Please note that you should never self-prescribe TCM ingredients. A TCM ingredient is almost never eaten on its own but as part of a formula containing several ingredients that act together. Please consult a professional TCM practitioner, they will be best able to guide you.
Preparation: Scrape off the rough skin, wash, break into sections and dry.
Dosage: 3 - 9 grams
Main actions according to TCM*: Moves Rebellious Qi downward, dries Dampness and relieves Food Stagnation. Transforms Phlegm and redirects Rebellious Qi of the Lung.
Contraindications*: This herb should not be used by pregnant women or by those with Stomach or Spleen Deficiency.
Common TCM formulas in which houpu magnolia bark are used*:
In Traditional Chinese Medicine (TCM), houpu magnolia bark are plants that belong to the 'Aromatic herbs that transform Dampness' category. This category of herbs resolves a TCM condition called 'Cold Damp Stagnation', especially as it affects the Stomach and Spleen. In modern medicine this often translates into symptoms such as distended chest and abdomen, lack of appetite, nausea and vomiting
As suggested by its category houpu magnolia bark are plants that are Warm in nature. This means that houpu magnolia bark tend to help people who have too much "cold" in their body, although with less effect than a plant that would be Hot in nature. Balance between Yin and Yang is a key health concept in TCM. Those who have too much cold in their body are said to either have a Yin excess (because Yin is Cold in nature) or a Yang deficiency (Yang is Hot in Nature). Depending on your condition houpu magnolia bark can help restore a harmonious balance between Yin and Yang.
Houpu Magnolia bark also taste Bitter and Pungent. The so-called "five elements" theory in Chinese Medicine states that the taste of TCM ingredients is a key determinant of their action in the body. Bitter ingredients like houpu magnolia bark tend to have a cleansing action on the body by clearing heat, drying dampness and promoting elimination via urination or bowel movements. On the other hand Pungent ingredients tend to promote the circulations of Qi and body fluids. That's why for instance someone tends to sweat a lot when they eat spicy/pungent food.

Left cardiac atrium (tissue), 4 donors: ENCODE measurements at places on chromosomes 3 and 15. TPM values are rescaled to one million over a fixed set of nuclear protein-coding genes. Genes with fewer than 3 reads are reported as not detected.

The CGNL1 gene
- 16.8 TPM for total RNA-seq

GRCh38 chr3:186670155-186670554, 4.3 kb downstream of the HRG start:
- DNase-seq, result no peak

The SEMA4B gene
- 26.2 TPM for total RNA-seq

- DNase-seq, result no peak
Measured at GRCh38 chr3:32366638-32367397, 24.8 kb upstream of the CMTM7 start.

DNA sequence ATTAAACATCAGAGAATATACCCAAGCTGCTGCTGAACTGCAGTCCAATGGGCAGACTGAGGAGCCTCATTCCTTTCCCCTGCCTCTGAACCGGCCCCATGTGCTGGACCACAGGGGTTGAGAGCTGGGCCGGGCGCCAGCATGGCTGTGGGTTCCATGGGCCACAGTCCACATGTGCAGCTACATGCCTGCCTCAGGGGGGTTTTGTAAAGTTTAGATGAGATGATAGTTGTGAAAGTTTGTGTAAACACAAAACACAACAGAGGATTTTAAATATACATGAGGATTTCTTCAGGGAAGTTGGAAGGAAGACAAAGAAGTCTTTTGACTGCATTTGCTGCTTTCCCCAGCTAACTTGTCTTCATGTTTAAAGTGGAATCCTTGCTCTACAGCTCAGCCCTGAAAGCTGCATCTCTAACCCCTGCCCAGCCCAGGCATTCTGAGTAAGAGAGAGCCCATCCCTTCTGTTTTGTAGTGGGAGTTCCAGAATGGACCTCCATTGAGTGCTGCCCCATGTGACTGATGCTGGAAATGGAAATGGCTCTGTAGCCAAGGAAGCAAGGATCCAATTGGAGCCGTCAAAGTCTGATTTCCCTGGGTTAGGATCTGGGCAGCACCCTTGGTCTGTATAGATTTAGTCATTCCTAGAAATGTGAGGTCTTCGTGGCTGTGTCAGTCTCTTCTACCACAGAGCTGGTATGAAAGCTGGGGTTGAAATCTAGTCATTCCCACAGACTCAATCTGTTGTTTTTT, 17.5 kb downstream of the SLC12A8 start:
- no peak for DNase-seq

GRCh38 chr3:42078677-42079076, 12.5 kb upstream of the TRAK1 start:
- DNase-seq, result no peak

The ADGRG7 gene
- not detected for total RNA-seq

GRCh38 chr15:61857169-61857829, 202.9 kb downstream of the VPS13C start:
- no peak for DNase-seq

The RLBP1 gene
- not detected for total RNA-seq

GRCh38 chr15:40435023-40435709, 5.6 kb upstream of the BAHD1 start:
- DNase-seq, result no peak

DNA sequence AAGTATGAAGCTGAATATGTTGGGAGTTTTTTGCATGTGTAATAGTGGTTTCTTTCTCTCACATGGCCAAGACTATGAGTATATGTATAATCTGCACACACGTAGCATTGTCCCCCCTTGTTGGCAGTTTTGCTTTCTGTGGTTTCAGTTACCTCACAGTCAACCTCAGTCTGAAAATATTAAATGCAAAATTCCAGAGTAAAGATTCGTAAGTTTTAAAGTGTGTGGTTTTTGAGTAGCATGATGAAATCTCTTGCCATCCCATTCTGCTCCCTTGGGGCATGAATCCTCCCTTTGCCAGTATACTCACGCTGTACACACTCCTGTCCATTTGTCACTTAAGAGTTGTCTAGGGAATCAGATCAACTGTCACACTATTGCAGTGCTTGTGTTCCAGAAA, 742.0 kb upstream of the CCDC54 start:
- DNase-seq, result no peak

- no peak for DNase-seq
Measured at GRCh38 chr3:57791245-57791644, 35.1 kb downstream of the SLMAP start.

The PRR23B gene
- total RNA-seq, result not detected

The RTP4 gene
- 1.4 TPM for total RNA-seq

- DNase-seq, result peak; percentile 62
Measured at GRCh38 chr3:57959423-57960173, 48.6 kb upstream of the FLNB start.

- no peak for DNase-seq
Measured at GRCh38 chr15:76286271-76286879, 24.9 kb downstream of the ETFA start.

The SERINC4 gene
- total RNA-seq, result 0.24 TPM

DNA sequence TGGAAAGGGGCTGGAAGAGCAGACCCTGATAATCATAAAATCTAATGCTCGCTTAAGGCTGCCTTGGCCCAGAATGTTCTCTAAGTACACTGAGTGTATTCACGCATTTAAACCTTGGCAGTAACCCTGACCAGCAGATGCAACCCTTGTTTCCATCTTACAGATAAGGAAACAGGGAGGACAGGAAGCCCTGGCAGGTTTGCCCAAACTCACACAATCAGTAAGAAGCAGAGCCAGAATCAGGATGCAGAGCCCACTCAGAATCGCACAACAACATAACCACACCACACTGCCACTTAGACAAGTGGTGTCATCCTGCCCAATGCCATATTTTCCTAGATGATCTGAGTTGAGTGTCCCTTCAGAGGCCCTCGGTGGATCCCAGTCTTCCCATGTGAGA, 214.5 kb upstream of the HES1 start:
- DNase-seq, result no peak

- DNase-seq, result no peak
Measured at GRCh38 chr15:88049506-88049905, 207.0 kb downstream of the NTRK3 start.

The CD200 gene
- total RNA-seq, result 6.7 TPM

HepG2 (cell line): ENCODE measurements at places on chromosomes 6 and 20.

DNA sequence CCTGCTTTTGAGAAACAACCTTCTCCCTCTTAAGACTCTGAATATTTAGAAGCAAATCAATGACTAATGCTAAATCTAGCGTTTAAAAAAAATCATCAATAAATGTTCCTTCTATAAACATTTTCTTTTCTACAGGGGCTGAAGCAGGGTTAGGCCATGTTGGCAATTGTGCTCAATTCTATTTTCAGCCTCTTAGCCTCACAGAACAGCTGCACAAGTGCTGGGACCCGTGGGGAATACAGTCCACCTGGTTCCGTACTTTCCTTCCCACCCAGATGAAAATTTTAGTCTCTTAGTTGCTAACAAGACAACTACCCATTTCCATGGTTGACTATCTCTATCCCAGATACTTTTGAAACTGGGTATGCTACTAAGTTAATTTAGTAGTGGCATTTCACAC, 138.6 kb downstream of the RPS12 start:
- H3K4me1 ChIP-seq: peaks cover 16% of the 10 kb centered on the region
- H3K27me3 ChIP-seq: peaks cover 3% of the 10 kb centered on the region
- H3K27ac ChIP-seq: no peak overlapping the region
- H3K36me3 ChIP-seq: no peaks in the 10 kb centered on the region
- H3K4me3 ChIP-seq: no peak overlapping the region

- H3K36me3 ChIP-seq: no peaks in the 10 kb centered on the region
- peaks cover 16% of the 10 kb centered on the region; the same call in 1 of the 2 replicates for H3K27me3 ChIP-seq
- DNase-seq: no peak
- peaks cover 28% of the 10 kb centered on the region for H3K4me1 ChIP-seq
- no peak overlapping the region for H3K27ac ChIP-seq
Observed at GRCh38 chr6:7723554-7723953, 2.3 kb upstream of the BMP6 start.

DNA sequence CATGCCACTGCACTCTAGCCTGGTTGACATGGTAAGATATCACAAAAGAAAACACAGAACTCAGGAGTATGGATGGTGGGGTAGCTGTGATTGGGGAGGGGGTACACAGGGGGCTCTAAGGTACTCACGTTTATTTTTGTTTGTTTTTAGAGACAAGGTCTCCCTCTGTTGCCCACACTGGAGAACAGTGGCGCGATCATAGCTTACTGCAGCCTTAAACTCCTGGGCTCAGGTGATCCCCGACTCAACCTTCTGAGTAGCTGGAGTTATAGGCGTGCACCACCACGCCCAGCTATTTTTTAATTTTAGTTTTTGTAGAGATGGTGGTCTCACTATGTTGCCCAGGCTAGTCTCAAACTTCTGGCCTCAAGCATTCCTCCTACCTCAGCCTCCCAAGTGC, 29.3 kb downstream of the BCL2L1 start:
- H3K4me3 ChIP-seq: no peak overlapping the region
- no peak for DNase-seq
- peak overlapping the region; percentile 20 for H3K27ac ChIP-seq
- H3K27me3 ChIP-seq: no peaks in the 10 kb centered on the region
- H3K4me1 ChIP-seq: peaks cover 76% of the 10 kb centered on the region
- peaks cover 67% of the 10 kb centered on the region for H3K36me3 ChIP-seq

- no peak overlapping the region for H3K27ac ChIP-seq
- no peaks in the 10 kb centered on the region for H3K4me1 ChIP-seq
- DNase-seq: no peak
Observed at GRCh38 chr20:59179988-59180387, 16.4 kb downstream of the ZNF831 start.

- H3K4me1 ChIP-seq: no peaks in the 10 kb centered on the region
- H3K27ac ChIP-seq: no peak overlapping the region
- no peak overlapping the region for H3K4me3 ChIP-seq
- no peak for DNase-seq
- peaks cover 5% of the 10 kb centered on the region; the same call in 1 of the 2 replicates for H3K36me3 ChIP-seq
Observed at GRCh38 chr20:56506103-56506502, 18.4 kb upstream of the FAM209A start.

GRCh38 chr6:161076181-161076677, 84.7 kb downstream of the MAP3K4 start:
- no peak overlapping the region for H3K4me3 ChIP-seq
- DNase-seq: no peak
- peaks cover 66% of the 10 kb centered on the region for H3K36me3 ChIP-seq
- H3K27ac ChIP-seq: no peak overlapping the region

The tastes of ingredients in TCM also determine what organs and meridians they target. As such houpu magnolia bark are thought to target the Spleen, the Stomach and the Lung. In TCM the Spleen assists with digestion, blood coagulation and fluid metabolism in the body. The Stomach on the other hand is responsible for receiving and ripening ingested food and fluids. It is also tasked with descending the digested elements downwards to the Small Intestine. In addition to performing respiration, the Lungs are thought to be a key part of the production chain for Qi and the body fluids that nourish the body.
Honokiol and magnolol, the main constituents identified in the barks of Magnolia officinalis, show a significant antimicrobial activity for periodontal pathogens. Hence they might have the potential to be an adjunct in the treatment of periodontitis. 1
Honokiol and magnolol extracted from the barks of Magnolia officinalis have antidepressant-like effects in well-validated models of depression in rodents.2
Magnolol and honokiol , neolignane derivatives extracted from Magnolia officinalis, produced sedation, ataxia, muscle relaxation and a loss of the righting reflex. Magnolol and hõnokiol at a dose of 50 mg/kg suppressed spinal reflexes in young chicks in a similar manner, but with a much longer duration of action than mephenesin. These results suggest that magnolol causes a depression of the ascending activating systems as well as of the spinal cord.3
1. Ho, K. , Tsai, C. , Chen, C. , Huang, J. and Lin, C. (2001), Antimicrobial activity of honokiol and magnolol isolated from Magnolia officinalis. Phytother. Res., 15: 139-141. doi:10.1002/ptr.736
2. Q Xu, LT Yi, Y Pan, X Wang, YC Li, JM Li et al. (2008). Antidepressant-like effects of the mixture of honokiol and magnolol from the barks of Magnolia officinalis in stressed rodents. Progress in Neuro-Psychopharmacology and Biological Psychiatry, 32(3): 715-725. https://doi.org/10.1016/j.pnpbp.2007.11.020
3. K. Watanabe, H. Watanabe, Y. Goto, M. Yamaguchi, N. Yamamoto, K. Hagino (1983). Pharmacological Properties of Magnolol and Hōnokiol Extracted from Magnolia officinalis: Central Depressant Effects. Planta Med, 49(10): 103-108. DOI: 10.1055/s-2007-969825